I’d love to hear what you think of this post. Please leave a comment below.

(As an Amazon Associate I earn from qualifying purposes.)

To purhase her book, Lessons from Plants, click on the title and it will take you to Amazon to review the book.

(Some of the links within this post are affiliate links on which I receive a small compensation from the sale of certain items.)

 

Happy Gardening!

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14 thoughts on “How To Learn From Plants – Social Harmony”

  1. This has been a very interesting read. Plants, like all living things, can show us how they reproduce themselves, how they feed, how they defend themselves from other organisms, how they associate with other organisms; and above all, how necessary they are. And a proof is that there are so many of them. 

    1. They certainly know how to survive, and you’re right, the proof is that there ARE so many of them! Thanks for commenting.

  2. Hi Nina,

    I absolutely love your article. I also think we can learn so much from plants and nature in general, but often we are not ready for that. We are so wrapped up in comparing ourselves to each other and chasing the next thing that we want, that we simply forget to live.

    The best thing that plants can teach us in my opinion is that life does not take effort. We spend so much effort and get exhausted. Life never demanded effort from us, it was us that decided that this is how life should be lived. Somewhere along the lines we forgot how to live.

    Thank you for your beautiful article and the great reminder.

    1. You are so right about effort. I see my children going crazy over their work and not giving it boundaries.

      We DO have to remember to live and put things in perspective. Unfortunately, sometimes that perspective only comes with age. Although by the looks of your profile picture, you are wiser than your years! Kudos to you! Thanks for commenting.

  3. Hi there, Social harmony is very important for our society so that it grows. For incubation and growth of a life, we need to ensure peace and harmony.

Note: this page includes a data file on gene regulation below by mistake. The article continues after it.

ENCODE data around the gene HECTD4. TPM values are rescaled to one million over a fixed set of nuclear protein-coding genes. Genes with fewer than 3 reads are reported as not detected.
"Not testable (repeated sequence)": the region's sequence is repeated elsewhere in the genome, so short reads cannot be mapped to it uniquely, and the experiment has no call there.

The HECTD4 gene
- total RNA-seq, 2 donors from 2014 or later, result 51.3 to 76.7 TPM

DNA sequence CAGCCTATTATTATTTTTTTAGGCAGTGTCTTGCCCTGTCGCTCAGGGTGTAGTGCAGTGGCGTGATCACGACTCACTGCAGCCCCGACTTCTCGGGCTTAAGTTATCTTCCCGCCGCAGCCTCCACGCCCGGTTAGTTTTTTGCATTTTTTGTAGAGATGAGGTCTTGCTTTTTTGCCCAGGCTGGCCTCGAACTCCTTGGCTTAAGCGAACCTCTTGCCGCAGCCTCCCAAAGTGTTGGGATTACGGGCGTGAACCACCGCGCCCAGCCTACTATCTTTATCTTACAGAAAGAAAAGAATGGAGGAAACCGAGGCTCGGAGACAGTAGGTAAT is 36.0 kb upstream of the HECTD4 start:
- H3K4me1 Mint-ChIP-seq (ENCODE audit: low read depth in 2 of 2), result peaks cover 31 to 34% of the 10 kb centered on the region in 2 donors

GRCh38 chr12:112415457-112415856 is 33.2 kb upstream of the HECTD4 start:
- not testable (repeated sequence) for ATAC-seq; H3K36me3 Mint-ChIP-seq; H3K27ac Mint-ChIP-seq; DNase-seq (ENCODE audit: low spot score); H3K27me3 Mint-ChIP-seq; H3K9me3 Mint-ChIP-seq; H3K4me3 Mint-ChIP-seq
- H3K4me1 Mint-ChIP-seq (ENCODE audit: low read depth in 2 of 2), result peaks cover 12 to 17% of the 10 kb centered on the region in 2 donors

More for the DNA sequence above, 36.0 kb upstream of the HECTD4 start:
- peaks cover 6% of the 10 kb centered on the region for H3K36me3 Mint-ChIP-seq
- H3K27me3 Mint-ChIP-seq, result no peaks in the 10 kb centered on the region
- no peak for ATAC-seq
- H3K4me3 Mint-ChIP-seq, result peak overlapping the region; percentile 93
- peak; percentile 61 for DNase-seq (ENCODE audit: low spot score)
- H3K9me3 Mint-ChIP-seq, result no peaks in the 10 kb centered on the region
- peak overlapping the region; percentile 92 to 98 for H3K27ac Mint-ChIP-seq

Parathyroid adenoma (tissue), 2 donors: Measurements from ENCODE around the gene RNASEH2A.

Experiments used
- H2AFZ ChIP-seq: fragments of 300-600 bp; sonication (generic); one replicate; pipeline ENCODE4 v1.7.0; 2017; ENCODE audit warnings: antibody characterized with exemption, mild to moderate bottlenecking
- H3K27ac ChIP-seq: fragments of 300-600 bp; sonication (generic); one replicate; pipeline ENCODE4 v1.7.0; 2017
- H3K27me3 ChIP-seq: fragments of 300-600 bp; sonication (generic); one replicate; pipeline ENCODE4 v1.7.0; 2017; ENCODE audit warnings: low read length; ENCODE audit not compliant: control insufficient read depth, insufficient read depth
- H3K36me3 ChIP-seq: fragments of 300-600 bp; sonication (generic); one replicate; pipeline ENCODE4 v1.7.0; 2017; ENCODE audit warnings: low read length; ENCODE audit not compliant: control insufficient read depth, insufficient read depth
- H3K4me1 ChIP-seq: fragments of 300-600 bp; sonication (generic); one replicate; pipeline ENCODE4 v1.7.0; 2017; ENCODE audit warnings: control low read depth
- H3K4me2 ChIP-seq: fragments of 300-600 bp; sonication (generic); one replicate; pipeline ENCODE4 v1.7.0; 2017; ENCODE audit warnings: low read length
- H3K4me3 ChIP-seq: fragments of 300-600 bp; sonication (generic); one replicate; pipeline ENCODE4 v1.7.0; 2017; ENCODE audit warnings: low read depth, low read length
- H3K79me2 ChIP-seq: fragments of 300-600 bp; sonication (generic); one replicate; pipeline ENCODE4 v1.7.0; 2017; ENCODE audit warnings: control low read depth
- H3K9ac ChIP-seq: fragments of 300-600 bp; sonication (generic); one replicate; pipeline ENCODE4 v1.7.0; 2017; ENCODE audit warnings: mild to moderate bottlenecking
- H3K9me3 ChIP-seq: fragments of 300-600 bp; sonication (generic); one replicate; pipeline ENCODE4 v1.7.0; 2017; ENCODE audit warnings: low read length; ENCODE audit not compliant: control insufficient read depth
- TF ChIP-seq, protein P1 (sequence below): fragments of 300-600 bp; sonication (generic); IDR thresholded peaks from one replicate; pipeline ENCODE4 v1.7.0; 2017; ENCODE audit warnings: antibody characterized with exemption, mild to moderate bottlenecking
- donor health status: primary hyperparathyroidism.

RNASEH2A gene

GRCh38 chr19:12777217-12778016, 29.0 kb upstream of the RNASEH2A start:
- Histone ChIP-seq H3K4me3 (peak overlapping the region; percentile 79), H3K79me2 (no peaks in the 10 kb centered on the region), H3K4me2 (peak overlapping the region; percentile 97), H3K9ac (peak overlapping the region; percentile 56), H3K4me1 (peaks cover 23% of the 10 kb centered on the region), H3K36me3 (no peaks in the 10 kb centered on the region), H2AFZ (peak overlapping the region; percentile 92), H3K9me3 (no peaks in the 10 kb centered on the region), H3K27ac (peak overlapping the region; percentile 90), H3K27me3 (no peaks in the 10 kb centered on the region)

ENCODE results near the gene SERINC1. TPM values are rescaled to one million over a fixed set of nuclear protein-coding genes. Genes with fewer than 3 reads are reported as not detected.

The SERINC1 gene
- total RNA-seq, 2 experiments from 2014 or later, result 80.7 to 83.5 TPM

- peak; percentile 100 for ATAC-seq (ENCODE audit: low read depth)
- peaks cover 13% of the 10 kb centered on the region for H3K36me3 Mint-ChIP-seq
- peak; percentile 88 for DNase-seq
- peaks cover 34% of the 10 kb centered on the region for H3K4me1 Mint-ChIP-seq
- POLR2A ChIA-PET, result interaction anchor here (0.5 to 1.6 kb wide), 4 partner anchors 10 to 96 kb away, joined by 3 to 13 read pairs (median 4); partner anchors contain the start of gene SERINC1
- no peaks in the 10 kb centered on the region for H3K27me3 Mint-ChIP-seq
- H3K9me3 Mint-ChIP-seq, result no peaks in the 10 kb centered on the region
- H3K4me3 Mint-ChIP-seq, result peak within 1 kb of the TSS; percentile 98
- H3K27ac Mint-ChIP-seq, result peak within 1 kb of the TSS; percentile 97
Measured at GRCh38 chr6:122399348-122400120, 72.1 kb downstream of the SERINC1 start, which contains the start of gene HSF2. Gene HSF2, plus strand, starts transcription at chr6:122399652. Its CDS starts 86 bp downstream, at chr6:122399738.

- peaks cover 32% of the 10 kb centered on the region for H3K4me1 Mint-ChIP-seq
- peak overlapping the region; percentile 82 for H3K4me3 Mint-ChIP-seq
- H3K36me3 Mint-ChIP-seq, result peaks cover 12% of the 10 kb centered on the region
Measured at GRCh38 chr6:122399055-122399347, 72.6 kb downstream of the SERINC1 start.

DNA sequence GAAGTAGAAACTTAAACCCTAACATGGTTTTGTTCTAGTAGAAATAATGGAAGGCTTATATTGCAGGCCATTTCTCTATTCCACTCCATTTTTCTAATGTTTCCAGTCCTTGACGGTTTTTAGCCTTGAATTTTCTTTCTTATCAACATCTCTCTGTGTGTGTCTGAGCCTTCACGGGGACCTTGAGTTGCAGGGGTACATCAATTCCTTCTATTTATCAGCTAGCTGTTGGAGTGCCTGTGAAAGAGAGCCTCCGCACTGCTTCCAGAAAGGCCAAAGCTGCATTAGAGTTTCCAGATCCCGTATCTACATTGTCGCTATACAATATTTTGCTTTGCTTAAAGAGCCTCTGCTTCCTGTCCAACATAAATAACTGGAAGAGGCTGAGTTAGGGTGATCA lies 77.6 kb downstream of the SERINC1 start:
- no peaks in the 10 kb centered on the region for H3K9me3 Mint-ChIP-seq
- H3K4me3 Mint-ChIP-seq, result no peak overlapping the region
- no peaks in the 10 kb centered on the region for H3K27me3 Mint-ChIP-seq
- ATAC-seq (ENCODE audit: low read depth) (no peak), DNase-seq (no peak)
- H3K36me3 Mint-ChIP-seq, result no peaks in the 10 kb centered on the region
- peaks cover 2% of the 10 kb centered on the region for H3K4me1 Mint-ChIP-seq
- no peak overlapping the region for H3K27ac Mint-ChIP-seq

Life cannot grow and progress in constant war and struggle. The best life is a way of compromising and making adjustments.

    Man is a social animal as in the case of all living entities including plants and animals.

    Plants are driven to exist and survive entirely by nature’s rules and it is from this force that we can learn these important life lessons.

  4. Hi Nina, and thank you very much for this great written article. You are right. Corona brought us back to nature. I love nature, and I love my garden. Nature brings serenity and harmony back to me. Plants, trees, and animals communicate with us. If you take the time to feel the energy of an old tree, you can see this too. We are all one. Everything that lives on this planet has a right to be here. We are all connected.

    Monique

    1. Thanks, Monique, for commenting. I totally agree with you. I feel sadness when I see trees torn down for developement. There is so much life in just one tree. My wish for this world is for everyone to experience the calmness and serenity of a garden or forest. AND, to listen to them. We need to appreciate the beauty of nature and learn from it. That will make for a much happier world.

      Nina

  5. You are so right about learning from plants.  The parallel you present between monoculture vs. polyculture among plants and humanity is so interesting.  I think a lot of people thrive in diverse communities, since they learn new things from cultures unfamiliar to them.  Regarding plants, I had no idea they communicated with each other.  That is amazing.  I wonder how the weeds that people try to keep out (but somehow make find their ways in) communicate with the garden plants they are growing with.

    1. Interesting question! I would hope they feel some sadness when they are removed, because they’re controlling who can and cannot be allowed in their little area. Like you said, we can all learn and thrive in diverse communities!

      Thanks for commenting.

      Nina

  6. This is such an inspiring article. This pandemic has brought a lot of us into the pool of negative thoughts, including the dissonance of our real-life relationship. I’m struggling to work on my coworker’s relationship since I joined during this period, but I think I can also learn from the plants here. I agree that different people (plants) has a different contribution and benefit each other in the organization. By realizing and complimenting them, I think I can start to work on my relationship better with them. Thank you very much for the inspiration here 🙂

    1. You’re quite welcome and thanks for commenting. I hope I can inspire others to better enjoy the nature around them and to ultimately feel the serenity it brings. I love your metaphor and I’m glad you have received some insight. I hope work becomes more peaceful.

      Nina

  7. Hi, I am pleased to meet you. I have gone through the post of How To learn From Plants-  Social Harmony you provided. I find it to be a very important and interesting information. I’m thrilled to have read that plants teach us about the process of life, how it begins, how it is nourished, how it thrives, and finally how it succumbs to death, as you outlined. This is interesting.

    1. I’m glad you enjoyed the post. Yes, we can learn a lot from plants and how we as humans could better ourselves if we follow their lead. Thanks for reading my post. If you have any more comments, please feel free to express them.

      Nina